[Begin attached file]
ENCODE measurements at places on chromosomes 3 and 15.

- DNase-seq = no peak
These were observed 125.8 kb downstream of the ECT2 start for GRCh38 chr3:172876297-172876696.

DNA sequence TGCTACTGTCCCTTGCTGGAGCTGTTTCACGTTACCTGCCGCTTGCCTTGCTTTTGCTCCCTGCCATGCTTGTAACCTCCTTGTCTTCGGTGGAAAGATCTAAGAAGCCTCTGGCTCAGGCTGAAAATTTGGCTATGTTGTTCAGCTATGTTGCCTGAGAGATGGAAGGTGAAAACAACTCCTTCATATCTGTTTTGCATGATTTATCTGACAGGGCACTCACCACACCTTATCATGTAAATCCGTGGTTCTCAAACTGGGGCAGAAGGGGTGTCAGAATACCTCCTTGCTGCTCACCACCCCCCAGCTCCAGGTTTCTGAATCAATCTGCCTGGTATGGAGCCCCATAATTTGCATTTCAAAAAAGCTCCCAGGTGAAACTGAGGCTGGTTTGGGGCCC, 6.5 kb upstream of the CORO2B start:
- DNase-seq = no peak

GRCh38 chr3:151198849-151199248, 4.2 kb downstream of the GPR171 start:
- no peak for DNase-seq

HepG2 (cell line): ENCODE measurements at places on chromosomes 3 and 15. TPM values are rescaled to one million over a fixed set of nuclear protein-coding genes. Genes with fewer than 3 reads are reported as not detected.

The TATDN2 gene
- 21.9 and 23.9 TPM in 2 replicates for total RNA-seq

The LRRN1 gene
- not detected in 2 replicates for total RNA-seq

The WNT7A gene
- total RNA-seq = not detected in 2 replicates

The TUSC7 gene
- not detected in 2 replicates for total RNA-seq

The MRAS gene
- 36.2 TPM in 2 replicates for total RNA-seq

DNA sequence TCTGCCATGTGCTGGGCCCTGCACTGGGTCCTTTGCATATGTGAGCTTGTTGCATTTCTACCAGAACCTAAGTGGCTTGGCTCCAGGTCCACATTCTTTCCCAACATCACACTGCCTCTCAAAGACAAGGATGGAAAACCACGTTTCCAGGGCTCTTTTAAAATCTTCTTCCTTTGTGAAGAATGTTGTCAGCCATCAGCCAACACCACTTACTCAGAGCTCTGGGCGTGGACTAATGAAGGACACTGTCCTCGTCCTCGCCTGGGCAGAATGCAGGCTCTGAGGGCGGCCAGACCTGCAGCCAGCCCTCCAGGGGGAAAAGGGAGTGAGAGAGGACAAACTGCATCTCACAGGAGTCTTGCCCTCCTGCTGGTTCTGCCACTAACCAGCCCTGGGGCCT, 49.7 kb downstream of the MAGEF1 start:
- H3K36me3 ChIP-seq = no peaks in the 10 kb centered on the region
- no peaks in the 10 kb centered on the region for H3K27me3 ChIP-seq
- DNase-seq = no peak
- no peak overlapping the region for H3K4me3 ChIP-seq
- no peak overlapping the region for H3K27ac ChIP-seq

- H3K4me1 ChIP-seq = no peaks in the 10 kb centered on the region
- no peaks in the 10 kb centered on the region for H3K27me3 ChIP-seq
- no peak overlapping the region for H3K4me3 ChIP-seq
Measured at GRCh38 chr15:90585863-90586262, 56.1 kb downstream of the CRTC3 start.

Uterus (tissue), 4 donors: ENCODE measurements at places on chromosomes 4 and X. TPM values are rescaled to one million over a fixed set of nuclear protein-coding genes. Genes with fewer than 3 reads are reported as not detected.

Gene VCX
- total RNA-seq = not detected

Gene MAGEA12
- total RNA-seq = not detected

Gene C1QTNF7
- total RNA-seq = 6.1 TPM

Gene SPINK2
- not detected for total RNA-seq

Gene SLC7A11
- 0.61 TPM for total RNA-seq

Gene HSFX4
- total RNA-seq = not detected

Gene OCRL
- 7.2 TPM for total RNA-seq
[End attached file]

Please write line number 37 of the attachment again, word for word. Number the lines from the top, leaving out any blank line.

- not detected for total RNA-seq